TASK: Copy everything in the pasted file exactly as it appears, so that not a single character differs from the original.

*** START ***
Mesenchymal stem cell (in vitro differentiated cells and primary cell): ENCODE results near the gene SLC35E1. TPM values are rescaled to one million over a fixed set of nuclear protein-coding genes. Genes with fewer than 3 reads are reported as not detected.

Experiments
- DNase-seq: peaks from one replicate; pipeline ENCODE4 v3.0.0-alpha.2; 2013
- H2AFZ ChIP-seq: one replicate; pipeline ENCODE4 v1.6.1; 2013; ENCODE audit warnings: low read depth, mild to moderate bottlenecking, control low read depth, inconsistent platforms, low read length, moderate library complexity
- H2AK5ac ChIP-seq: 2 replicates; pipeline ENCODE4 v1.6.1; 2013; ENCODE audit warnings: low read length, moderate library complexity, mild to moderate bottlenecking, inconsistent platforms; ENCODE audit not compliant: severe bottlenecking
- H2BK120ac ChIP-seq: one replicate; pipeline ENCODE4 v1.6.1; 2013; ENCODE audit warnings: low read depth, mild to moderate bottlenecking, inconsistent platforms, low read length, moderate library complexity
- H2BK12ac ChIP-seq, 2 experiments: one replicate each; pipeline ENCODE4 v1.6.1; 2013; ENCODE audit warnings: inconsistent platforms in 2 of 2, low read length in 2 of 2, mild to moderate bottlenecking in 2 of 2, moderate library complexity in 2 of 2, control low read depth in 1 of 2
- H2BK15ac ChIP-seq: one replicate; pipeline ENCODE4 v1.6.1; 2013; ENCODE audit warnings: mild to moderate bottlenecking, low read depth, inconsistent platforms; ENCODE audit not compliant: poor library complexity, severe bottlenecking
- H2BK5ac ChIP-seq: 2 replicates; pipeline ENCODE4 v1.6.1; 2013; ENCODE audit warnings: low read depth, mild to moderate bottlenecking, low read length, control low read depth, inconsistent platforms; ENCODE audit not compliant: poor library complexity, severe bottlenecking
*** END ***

Mesenchymal stem cell (in vitro differentiated cells and primary cell): ENCODE results near the gene SLC35E1. TPM values are rescaled to one million over a fixed set of nuclear protein-coding genes. Genes with fewer than 3 reads are reported as not detected.

Experiments
- DNase-seq: peaks from one replicate; pipeline ENCODE4 v3.0.0-alpha.2; 2013
- H2AFZ ChIP-seq: one replicate; pipeline ENCODE4 v1.6.1; 2013; ENCODE audit warnings: low read depth, mild to moderate bottlenecking, control low read depth, inconsistent platforms, low read length, moderate library complexity
- H2AK5ac ChIP-seq: 2 replicates; pipeline ENCODE4 v1.6.1; 2013; ENCODE audit warnings: low read length, moderate library complexity, mild to moderate bottlenecking, inconsistent platforms; ENCODE audit not compliant: severe bottlenecking
- H2BK120ac ChIP-seq: one replicate; pipeline ENCODE4 v1.6.1; 2013; ENCODE audit warnings: low read depth, mild to moderate bottlenecking, inconsistent platforms, low read length, moderate library complexity
- H2BK12ac ChIP-seq, 2 experiments: one replicate each; pipeline ENCODE4 v1.6.1; 2013; ENCODE audit warnings: inconsistent platforms in 2 of 2, low read length in 2 of 2, mild to moderate bottlenecking in 2 of 2, moderate library complexity in 2 of 2, control low read depth in 1 of 2
- H2BK15ac ChIP-seq: one replicate; pipeline ENCODE4 v1.6.1; 2013; ENCODE audit warnings: mild to moderate bottlenecking, low read depth, inconsistent platforms; ENCODE audit not compliant: poor library complexity, severe bottlenecking
- H2BK5ac ChIP-seq: 2 replicates; pipeline ENCODE4 v1.6.1; 2013; ENCODE audit warnings: low read depth, mild to moderate bottlenecking, low read length, control low read depth, inconsistent platforms; ENCODE audit not compliant: poor library complexity, severe bottlenecking